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    Background: Anticardiolipin (aCL) and anti-beta 2 glycoprotein I (a beta 2GPI) immunoglobulin (Ig) G/IgM antibodies are 2 of the 3 laboratory criteria for classification of antiphospholipid syndrome (APS). The threshold for clinically relevant levels of antiphospholipid antibodies (aPL) for the diagnosis of APS remains a matter of debate. The aim of this study was to evaluate the variation in cutoffs as determined in different clinical laboratories based on the results of a questionnaire as well as to determine the optimal method for cutoff establishment based on a clinical approach.Methods: The study included samples from 114 patients with thrombotic APS, 138 patients with non-APS thrombosis, 138 patients with autoimmune disease, and 183 healthy controls. aCL and a beta 2GPI IgG/IgM antibodies were measured at 1 laboratory using 4 commercial assays. Assay-specific cutoff values for aPL were obtained by determining 95th and 99th percentiles of 120 compared to 200 normal controls by different statistical methods.Results: Normal reference value data showed a nonparametric distribution. Higher cutoff values were found when calculated as 99th rather than 95th percentiles. These values also showed a stronger association with thrombosis. The use of 99th percentile cutoffs reduced the chance of false positivity but at the same time reduced sensitivity. The decrease in sensitivity was higher than the gain in specificity when 99th percentiles were calculated by methods wherein no outliers were eliminated.Conclusions: We present cutoff values for aPL determined by different statistical methods. The 99th percentile cutoff value seemed more specific. However, our findings indicate the need for standardized statistical criteria to calculate 99th percentile cutoff reference values.Background: Anticardiolipin (aCL) and anti-beta 2 glycoprotein I (a beta 2GPI) immunoglobulin (Ig) G/IgM antibodies are 2 of the 3 laboratory criteria for classification of antiphospholipid syndrome (APS). The threshold for clinically relevant levels of antiphospholipid antibodies (aPL) for the diagnosis of APS remains a matter of debate. The aim of this study was to evaluate the variation in cutoffs as determined in different clinical laboratories based on the results of a questionnaire as well as to determine the optimal method for cutoff establishment based on a clinical approach.Methods: The study included samples from 114 patients with thrombotic APS, 138 patients with non-APS thrombosis, 138 patients with autoimmune disease, and 183 healthy controls. aCL and a beta 2GPI IgG/IgM antibodies were measured at 1 laboratory using 4 commercial assays. Assay-specific cutoff values for aPL were obtained by determining 95th and 99th percentiles of 120 compared to 200 normal controls by different statistical methods.Results: Normal reference value data showed a nonparametric distribution. Higher cutoff values were found when calculated as 99th rather than 95th percentiles. These values also showed a stronger association with thrombosis. The use of 99th percentile cutoffs reduced the chance of false positivity but at the same time reduced sensitivity. The decrease in sensitivity was higher than the gain in specificity when 99th percentiles were calculated by methods wherein no outliers were eliminated.Conclusions: We present cutoff values for aPL determined by different statistical methods. The 99th percentile cutoff value seemed more specific. However, our findings indicate the need for standardized statistical criteria to calculate 99th percentile cutoff reference values.A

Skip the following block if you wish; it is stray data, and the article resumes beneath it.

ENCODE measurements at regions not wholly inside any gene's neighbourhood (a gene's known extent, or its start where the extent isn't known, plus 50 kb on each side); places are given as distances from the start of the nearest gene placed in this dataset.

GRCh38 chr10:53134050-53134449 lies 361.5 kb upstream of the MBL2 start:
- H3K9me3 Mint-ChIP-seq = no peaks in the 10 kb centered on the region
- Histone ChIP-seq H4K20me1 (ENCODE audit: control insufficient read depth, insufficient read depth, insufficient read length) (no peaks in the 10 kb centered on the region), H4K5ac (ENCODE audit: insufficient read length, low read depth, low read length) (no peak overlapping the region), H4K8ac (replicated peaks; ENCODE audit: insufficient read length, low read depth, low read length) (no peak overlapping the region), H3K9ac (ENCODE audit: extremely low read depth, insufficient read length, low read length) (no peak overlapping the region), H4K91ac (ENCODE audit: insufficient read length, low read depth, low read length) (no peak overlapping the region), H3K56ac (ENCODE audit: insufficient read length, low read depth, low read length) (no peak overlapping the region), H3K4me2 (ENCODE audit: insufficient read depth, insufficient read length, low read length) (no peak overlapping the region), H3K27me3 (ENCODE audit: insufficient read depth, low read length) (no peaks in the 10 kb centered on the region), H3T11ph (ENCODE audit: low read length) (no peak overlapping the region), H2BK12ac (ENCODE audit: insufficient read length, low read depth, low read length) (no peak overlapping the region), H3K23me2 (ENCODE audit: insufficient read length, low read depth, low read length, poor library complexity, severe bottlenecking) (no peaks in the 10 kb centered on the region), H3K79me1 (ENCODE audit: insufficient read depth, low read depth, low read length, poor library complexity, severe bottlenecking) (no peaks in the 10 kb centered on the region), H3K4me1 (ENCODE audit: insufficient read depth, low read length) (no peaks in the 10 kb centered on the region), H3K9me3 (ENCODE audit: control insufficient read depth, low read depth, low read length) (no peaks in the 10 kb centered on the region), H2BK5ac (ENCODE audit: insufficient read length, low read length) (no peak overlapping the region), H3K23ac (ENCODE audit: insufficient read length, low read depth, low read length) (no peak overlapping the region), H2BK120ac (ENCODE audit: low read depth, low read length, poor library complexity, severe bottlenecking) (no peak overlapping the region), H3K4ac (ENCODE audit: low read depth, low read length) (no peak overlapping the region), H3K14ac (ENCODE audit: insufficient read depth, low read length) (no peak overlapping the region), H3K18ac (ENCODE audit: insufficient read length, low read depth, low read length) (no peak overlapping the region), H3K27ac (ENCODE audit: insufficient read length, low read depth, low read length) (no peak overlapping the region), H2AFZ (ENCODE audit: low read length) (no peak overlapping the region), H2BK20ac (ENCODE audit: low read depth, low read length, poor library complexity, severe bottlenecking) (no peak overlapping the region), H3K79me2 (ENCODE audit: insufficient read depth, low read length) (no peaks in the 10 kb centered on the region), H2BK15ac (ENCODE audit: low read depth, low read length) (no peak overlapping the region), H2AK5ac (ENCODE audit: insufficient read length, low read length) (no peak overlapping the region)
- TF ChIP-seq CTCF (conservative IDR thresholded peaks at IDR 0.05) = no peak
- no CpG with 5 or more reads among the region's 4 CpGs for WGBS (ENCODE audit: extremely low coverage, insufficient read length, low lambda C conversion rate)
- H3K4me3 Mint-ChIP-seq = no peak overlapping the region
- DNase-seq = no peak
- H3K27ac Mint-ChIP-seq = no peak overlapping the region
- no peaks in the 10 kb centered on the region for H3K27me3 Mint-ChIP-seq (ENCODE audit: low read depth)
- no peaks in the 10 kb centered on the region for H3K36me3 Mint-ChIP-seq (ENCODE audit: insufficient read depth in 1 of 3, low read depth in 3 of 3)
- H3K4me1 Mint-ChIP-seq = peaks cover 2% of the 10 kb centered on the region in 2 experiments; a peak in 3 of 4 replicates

Anti-phospholipid antibodies : case report and review of the literature